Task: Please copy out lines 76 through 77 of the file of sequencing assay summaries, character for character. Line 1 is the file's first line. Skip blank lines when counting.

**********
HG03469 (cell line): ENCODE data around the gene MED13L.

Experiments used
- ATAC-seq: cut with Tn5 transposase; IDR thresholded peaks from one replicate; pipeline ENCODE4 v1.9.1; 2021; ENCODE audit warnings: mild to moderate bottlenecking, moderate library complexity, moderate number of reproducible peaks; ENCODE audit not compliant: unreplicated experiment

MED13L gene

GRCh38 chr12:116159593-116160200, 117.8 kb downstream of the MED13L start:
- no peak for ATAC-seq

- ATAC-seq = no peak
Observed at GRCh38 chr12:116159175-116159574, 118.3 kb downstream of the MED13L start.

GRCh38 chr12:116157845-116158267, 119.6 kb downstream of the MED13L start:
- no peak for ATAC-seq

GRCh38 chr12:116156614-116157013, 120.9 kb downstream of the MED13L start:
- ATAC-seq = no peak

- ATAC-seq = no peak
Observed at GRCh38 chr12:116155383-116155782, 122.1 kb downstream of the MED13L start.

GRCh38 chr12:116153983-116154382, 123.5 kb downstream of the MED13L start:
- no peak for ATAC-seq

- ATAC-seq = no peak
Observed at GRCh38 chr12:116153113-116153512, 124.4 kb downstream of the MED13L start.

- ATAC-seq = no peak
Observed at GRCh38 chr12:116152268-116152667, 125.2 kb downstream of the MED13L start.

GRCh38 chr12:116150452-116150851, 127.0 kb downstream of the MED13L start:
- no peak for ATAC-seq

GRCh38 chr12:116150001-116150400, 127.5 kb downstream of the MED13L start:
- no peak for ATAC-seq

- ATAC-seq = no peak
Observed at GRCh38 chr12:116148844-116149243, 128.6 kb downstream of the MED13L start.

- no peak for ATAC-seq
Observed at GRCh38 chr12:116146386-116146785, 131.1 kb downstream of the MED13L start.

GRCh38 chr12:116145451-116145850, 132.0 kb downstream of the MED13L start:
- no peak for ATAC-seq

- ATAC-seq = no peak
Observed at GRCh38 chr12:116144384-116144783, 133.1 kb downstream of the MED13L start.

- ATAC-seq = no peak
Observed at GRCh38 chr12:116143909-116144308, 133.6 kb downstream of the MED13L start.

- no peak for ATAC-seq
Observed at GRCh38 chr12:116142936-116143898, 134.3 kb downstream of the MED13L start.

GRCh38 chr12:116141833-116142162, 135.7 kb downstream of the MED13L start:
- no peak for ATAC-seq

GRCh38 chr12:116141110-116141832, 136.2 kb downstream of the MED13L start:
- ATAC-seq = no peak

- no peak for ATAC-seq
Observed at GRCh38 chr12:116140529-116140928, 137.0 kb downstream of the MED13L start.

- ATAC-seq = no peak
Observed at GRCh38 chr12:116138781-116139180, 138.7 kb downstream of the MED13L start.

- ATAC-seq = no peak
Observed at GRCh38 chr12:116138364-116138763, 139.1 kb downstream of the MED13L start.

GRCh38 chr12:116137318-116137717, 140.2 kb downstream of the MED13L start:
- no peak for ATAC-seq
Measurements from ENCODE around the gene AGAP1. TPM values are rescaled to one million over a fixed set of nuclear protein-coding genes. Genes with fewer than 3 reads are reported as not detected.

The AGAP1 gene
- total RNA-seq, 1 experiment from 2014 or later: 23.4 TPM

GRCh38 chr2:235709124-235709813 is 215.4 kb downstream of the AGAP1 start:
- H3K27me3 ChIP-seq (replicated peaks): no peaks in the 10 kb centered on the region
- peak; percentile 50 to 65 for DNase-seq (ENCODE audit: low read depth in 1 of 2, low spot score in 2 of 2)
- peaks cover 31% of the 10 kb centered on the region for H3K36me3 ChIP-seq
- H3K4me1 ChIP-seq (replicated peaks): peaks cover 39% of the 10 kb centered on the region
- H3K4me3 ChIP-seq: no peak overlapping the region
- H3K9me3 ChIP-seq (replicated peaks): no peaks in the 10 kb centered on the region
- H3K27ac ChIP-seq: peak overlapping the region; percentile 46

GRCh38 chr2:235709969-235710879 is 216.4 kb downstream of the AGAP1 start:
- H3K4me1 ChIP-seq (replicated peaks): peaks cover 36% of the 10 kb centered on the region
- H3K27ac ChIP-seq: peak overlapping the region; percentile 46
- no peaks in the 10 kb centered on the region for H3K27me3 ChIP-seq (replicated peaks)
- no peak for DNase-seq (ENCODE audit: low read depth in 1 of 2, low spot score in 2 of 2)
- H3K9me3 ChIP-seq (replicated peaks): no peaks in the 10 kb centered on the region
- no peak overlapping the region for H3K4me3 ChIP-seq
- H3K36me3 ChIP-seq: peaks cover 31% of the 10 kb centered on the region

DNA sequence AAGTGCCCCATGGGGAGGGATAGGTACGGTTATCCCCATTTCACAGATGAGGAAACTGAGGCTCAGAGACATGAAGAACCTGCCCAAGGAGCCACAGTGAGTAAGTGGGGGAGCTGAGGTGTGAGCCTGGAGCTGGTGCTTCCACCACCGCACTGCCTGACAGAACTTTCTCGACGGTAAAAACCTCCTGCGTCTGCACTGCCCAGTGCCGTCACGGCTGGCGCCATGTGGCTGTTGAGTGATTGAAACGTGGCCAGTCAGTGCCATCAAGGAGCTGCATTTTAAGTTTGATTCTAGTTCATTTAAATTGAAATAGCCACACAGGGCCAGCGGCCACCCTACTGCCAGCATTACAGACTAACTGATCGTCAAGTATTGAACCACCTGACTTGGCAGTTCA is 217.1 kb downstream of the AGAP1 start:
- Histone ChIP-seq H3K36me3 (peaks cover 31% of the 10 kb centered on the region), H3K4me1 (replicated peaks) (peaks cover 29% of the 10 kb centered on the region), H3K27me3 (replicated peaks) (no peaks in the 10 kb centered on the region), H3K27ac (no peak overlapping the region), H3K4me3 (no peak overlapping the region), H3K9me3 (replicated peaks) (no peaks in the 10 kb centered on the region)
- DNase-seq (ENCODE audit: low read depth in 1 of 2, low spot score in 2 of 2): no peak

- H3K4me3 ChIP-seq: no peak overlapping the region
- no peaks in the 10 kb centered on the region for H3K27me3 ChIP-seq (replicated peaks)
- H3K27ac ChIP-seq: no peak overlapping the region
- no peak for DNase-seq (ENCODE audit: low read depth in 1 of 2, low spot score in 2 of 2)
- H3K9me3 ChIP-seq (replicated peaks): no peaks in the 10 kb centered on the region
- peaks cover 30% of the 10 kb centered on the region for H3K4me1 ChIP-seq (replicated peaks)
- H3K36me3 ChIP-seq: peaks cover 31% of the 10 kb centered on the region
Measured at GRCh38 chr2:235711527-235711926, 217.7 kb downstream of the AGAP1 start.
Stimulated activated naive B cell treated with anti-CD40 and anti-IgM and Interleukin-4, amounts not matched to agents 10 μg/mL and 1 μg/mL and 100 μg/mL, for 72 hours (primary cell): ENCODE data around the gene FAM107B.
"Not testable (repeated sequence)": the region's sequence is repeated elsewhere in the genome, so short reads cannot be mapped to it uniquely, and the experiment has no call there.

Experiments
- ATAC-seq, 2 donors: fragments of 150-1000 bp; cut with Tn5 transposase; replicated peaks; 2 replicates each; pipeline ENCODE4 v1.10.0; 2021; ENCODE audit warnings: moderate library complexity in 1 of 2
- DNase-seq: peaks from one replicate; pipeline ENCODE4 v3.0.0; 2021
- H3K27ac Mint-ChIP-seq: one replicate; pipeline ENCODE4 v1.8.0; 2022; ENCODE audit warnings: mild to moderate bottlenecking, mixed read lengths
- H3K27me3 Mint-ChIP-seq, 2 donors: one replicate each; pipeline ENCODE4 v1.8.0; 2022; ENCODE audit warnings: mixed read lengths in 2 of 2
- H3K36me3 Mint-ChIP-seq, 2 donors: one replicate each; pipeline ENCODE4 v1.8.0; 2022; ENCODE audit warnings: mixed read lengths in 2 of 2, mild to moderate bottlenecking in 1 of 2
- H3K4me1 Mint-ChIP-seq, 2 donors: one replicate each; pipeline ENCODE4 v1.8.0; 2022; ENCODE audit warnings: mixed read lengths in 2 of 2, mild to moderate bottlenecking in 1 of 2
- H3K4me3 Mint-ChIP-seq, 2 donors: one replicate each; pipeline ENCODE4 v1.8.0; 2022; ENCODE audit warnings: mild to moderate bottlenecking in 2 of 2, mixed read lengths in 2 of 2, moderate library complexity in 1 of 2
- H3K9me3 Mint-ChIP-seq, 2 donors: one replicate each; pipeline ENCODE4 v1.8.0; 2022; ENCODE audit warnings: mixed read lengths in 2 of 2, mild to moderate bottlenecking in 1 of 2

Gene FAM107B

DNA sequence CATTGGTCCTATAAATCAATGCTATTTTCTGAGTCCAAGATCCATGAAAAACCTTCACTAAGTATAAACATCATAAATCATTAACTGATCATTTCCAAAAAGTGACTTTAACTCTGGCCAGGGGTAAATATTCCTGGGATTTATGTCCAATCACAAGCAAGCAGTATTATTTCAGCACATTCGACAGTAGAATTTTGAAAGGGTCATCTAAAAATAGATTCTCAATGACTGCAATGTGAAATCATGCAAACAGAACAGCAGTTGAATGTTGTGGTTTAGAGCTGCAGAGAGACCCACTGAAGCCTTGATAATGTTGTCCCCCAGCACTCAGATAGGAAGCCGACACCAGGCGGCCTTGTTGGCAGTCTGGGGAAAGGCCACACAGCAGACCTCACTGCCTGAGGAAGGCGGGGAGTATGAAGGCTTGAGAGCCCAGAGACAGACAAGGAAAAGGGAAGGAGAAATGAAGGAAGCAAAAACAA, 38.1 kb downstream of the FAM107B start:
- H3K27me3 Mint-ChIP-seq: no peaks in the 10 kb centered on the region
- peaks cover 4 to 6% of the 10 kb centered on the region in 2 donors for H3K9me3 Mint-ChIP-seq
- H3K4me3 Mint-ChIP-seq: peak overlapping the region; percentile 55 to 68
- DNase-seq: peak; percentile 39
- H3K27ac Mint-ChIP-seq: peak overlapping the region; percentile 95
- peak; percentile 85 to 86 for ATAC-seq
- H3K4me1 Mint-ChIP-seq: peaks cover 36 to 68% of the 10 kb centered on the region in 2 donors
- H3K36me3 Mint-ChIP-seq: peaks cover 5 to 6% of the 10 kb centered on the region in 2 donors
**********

- peaks cover 30% of the 10 kb centered on the region for H3K4me1 ChIP-seq (replicated peaks)
- H3K36me3 ChIP-seq: peaks cover 31% of the 10 kb centered on the region